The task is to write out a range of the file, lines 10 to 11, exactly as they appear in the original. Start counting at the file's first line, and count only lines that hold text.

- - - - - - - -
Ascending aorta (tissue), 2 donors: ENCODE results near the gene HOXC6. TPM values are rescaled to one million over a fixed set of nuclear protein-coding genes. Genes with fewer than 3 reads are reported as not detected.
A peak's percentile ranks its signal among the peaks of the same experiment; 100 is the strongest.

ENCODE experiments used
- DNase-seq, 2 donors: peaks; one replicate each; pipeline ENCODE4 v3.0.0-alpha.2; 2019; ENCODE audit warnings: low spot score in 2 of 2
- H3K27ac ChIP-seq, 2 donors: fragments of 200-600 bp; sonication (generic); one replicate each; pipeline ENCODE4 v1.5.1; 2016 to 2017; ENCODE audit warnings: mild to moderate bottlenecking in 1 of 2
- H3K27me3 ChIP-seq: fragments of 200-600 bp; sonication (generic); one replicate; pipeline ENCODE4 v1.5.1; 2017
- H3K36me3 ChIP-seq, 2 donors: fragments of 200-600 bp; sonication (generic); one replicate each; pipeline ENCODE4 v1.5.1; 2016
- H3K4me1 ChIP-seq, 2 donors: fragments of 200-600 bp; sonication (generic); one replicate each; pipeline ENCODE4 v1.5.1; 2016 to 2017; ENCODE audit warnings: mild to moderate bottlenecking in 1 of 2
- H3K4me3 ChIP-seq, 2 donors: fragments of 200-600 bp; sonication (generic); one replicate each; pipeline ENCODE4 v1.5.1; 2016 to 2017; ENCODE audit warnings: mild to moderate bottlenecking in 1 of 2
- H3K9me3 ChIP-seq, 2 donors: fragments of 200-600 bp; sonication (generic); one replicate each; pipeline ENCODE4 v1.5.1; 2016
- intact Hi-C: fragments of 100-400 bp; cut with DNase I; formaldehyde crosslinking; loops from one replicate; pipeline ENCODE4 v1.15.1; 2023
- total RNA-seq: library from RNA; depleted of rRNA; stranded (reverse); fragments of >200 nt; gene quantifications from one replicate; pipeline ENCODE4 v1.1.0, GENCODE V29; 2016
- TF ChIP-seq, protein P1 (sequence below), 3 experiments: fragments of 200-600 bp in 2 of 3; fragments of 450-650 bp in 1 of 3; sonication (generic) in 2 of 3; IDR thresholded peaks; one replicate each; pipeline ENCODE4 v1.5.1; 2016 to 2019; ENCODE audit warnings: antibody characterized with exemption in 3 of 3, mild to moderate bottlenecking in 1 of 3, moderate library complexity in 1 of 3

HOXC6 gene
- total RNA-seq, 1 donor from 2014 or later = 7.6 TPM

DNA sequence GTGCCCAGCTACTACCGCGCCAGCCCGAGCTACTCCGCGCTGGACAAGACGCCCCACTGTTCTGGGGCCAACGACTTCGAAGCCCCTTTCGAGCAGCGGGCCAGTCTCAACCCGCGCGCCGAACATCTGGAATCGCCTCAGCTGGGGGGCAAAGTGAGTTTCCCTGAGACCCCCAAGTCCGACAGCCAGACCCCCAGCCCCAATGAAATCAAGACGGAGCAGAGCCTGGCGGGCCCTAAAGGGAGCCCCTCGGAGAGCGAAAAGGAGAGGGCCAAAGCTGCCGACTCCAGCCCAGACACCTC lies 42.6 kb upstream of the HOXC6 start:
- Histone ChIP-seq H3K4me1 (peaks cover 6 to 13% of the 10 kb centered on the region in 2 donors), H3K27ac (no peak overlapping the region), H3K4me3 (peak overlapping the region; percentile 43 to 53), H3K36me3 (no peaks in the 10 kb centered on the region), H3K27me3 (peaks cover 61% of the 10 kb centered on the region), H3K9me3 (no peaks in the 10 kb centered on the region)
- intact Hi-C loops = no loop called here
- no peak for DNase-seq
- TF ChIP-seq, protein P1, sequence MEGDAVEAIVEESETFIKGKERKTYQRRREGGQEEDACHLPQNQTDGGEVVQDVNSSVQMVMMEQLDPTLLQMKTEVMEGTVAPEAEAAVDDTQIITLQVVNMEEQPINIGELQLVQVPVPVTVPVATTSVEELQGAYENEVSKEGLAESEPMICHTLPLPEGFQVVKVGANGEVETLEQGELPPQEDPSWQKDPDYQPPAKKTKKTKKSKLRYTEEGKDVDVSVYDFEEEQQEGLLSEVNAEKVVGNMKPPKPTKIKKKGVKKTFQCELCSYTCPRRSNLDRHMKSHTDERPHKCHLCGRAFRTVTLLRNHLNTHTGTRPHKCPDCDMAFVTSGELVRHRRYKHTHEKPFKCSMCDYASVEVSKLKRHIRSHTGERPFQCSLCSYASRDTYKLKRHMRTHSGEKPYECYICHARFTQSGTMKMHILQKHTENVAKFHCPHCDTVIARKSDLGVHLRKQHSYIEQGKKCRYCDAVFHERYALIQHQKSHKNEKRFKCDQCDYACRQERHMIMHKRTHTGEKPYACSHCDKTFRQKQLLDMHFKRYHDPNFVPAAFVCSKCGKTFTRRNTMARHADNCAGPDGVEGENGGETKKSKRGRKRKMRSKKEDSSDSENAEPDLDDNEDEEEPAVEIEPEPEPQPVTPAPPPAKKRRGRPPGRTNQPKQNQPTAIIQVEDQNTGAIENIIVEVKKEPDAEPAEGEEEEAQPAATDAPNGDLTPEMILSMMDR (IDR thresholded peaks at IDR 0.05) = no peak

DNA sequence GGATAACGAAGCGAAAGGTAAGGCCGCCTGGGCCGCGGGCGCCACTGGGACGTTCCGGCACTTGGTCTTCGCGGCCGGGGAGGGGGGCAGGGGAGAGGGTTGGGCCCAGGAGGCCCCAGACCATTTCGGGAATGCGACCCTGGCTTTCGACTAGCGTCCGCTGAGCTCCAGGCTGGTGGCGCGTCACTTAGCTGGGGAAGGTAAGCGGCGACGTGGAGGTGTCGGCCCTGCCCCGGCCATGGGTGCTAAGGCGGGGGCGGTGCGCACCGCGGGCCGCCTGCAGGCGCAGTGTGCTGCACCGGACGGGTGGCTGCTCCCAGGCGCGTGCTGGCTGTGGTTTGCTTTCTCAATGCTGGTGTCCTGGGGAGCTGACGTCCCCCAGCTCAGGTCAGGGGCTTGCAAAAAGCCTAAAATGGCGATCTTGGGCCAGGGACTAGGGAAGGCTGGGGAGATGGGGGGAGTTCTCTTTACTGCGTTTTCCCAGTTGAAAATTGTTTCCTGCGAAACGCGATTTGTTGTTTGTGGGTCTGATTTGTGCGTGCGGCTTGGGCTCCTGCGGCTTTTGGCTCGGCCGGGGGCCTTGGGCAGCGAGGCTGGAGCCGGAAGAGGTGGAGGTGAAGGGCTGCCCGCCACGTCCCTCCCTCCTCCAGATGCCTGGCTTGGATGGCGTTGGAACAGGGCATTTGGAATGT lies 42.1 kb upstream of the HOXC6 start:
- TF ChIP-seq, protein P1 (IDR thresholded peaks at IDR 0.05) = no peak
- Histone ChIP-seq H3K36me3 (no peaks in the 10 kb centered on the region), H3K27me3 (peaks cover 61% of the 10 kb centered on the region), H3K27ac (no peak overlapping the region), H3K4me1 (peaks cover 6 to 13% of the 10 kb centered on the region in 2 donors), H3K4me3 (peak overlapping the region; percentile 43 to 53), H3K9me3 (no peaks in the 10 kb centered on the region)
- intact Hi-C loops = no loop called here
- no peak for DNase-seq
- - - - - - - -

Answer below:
- H3K9me3 ChIP-seq, 2 donors: fragments of 200-600 bp; sonication (generic); one replicate each; pipeline ENCODE4 v1.5.1; 2016
- intact Hi-C: fragments of 100-400 bp; cut with DNase I; formaldehyde crosslinking; loops from one replicate; pipeline ENCODE4 v1.15.1; 2023